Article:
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If xy represents a positive two-digit number, where x and y [#permalink]

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15 Apr 2013, 15:25

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Difficulty:

35% (medium)

Question Stats:

65% (01:44) correct
35% (00:51) wrong based on 237 sessions

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If xy represents a positive two-digit number, where x and y are single digit integers, which of the following CANNOT be true?

A. x + y = 9 B. xy = 9 C. x – y = 9 D. y – x = 9 E. x/y = 9

Here is a problem from a practice test. Can someone explain how the test taker is supposed to know that "If xy represents a positive two-digit number" does NOT mean that X times Y represents a positive two-digit number? Ex. The questions means that 5 &4 means 54 not 5x4=20. This is an easy question once you get passed this but I was tricked and thought it meant multiplication which led me down the wrong road. I know even with my misunderstanding of the given that you can come up with the answer anyway, but I know there is an issue with my understand of the wording and I hope to not make careless mistakes like this again. If someone could shed some light on this issue it would be much appreciated!!!!!!! Is it represents vs. equals?

If xy represents a positive two-digit number, where x and y are single digit integers, which of the following CANNOT be true?

A. x + y = 9 B. xy = 9 C. x – y = 9 D. y – x = 9 E. x/y = 9

Here is a problem from a practice test. Can someone explain how the test taker is supposed to know that "If xy represents a positive two-digit number" does NOT mean that X times Y represents a positive two-digit number? Ex. The questions means that 5 &4 means 54 not 5x4=20. This is an easy question once you get passed this but I was tricked and thought it meant multiplication which led me down the wrong road. I know even with my misunderstanding of the given that you can come up with the answer anyway, but I know there is an issue with my understand of the wording and I hope to not make careless mistakes like this again. If someone could shed some light on this issue it would be much appreciated!!!!!!! Is it represents vs. equals?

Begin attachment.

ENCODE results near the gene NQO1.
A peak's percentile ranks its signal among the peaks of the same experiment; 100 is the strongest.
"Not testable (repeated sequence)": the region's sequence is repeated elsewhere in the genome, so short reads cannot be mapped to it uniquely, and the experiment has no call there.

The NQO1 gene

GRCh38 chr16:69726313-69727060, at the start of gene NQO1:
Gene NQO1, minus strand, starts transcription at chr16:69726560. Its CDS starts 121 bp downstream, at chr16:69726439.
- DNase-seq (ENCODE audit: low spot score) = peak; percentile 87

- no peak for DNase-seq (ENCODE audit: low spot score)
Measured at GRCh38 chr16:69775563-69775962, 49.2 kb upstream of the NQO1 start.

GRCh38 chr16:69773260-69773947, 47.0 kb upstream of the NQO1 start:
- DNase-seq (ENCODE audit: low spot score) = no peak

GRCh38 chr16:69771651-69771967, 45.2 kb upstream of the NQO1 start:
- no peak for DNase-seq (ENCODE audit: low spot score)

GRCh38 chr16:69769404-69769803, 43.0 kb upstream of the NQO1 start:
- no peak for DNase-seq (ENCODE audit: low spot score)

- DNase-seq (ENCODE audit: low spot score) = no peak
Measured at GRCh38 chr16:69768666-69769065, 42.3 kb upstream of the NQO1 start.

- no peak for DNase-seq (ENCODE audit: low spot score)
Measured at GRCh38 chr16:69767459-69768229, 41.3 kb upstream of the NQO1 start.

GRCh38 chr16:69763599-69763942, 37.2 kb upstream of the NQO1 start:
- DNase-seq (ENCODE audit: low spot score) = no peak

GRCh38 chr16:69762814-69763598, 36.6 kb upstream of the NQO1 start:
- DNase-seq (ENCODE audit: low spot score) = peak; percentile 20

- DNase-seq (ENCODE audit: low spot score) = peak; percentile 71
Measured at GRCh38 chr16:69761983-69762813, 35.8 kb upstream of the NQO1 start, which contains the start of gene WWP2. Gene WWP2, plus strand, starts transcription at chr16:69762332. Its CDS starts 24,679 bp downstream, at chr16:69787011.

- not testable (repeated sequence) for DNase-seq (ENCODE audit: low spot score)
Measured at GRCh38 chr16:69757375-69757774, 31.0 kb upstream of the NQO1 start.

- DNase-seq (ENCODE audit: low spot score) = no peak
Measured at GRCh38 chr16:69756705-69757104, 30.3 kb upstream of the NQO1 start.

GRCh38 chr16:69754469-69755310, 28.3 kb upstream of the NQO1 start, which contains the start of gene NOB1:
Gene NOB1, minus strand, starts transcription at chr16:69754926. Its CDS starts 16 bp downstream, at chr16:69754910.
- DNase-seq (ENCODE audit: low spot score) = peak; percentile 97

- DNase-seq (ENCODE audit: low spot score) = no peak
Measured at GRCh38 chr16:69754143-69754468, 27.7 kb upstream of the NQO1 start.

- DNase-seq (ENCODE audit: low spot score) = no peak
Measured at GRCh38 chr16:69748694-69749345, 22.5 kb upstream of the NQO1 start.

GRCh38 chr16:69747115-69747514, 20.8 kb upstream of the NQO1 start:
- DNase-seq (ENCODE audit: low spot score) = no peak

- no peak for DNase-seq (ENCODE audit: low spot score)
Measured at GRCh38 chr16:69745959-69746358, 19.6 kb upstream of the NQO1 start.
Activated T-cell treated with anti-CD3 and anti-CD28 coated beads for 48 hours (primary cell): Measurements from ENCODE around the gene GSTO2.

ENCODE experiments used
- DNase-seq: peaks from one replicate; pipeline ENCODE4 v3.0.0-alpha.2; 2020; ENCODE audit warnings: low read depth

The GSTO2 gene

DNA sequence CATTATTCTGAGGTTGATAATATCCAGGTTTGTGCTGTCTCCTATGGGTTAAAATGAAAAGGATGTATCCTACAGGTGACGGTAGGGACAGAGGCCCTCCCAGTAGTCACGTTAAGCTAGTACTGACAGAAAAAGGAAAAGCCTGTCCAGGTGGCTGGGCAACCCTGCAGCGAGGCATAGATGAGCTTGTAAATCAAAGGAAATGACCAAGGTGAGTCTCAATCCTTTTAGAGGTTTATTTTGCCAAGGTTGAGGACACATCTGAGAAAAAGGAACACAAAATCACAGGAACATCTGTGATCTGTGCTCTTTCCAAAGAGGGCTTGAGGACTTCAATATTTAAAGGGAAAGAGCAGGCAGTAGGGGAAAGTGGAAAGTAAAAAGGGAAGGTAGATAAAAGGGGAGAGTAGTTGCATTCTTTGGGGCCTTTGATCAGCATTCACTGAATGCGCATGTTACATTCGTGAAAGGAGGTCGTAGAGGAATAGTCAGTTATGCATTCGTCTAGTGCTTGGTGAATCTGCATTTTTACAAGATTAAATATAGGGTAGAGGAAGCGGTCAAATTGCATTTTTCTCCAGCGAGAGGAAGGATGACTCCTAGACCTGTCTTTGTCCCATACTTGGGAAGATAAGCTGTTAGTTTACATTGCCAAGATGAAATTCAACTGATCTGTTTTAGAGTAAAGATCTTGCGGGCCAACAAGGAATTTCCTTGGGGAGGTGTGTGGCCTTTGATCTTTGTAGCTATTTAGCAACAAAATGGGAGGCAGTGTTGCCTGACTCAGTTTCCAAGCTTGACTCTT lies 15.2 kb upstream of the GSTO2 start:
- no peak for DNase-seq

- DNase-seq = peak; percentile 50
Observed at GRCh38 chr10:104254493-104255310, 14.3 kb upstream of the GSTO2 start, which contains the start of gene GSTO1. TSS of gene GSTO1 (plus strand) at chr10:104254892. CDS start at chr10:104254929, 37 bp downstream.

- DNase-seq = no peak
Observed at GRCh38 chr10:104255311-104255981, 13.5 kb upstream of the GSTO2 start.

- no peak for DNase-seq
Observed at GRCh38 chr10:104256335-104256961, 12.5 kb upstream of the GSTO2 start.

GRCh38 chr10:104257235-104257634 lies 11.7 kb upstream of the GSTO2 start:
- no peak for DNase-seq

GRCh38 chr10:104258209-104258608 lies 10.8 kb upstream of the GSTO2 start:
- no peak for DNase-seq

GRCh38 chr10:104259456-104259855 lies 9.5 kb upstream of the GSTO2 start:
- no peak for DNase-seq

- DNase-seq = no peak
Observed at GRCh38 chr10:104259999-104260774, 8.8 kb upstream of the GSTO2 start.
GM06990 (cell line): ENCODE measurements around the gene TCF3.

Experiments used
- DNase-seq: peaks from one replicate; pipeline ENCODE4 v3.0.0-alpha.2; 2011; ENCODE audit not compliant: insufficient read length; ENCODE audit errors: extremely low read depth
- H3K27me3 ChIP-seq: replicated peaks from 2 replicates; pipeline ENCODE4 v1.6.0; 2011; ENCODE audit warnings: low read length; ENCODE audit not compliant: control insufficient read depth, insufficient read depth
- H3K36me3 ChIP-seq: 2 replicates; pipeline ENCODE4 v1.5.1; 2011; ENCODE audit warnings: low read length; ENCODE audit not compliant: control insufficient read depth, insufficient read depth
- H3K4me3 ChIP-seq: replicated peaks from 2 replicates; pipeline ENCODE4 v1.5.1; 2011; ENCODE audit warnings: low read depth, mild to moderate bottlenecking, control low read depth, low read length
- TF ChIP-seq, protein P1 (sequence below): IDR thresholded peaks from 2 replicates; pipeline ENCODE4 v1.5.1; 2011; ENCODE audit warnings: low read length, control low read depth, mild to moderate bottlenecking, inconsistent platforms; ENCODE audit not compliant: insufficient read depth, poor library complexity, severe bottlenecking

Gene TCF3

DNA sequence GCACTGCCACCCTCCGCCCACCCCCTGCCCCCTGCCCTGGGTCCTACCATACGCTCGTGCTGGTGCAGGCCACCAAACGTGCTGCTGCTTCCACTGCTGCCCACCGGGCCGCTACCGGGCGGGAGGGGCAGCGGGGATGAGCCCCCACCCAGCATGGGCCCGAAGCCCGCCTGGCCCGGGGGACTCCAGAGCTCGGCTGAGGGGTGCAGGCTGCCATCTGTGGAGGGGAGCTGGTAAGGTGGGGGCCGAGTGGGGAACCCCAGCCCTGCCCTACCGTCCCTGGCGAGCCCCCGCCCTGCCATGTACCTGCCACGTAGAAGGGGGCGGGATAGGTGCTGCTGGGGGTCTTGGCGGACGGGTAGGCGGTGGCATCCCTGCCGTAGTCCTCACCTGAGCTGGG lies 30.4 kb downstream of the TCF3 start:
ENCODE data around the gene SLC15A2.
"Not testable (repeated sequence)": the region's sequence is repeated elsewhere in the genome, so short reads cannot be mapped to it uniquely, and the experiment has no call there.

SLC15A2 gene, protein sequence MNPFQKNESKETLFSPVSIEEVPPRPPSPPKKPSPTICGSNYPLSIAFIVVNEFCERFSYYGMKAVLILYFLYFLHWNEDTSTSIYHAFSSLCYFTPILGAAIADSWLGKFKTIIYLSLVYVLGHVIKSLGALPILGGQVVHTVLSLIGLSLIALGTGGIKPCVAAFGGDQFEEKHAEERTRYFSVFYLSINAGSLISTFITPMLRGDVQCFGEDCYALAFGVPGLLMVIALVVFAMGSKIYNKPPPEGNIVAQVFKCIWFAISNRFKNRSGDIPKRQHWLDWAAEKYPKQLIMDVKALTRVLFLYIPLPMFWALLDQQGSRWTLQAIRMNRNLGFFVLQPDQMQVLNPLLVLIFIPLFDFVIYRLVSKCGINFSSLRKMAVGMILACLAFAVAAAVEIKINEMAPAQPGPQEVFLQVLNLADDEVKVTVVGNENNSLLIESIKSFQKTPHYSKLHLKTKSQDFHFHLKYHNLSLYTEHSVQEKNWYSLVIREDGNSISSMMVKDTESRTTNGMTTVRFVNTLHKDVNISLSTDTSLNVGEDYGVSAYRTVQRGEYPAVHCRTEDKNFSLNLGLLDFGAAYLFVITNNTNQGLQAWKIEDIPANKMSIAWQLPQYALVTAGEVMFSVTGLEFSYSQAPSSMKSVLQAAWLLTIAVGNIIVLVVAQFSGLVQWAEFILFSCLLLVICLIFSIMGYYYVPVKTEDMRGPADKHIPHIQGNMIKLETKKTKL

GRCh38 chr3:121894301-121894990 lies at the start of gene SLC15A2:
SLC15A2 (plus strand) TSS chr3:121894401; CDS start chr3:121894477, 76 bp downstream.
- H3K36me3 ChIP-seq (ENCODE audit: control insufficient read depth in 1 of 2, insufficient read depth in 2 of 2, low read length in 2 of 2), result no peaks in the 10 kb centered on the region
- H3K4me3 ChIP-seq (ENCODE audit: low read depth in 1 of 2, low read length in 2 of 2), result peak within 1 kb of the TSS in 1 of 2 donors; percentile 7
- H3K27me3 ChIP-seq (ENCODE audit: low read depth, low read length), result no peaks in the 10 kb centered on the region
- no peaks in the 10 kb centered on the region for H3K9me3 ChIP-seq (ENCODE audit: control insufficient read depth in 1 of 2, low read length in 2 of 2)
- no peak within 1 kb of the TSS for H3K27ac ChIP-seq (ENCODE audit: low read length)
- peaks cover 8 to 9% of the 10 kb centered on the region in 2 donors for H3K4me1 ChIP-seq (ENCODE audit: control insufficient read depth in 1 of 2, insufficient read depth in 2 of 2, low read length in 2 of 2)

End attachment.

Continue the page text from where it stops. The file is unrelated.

I agree that it could have been written in a better way, though represents and digit should push to the right direction.
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Re: If xy represents a positive two-digit number, where x and y [#permalink]

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07 May 2013, 22:04

MzJavert wrote:

I'm not sure what I'm missing. Wouldn't both C and D be correct?

The text is not clear, however D is wrong because y – x = 9 is possible only if 9-0=9 so y=9 and x=0 and the number would be 09, which is a ONE digit number.

I think this is what the text meant
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It is beyond a doubt that all our knowledge that begins with experience.

Re: If xy represents a positive two-digit number, where x and y [#permalink]

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08 May 2013, 07:49

Zarrolou wrote:

MzJavert wrote:

I'm not sure what I'm missing. Wouldn't both C and D be correct?

The text is not clear, however D is wrong because y – x = 9 is possible only if 9-0=9 so y=9 and x=0 and the number would be 09, which is a ONE digit number.

I think this is what the text meant

Thank you...it seems so obvious now.
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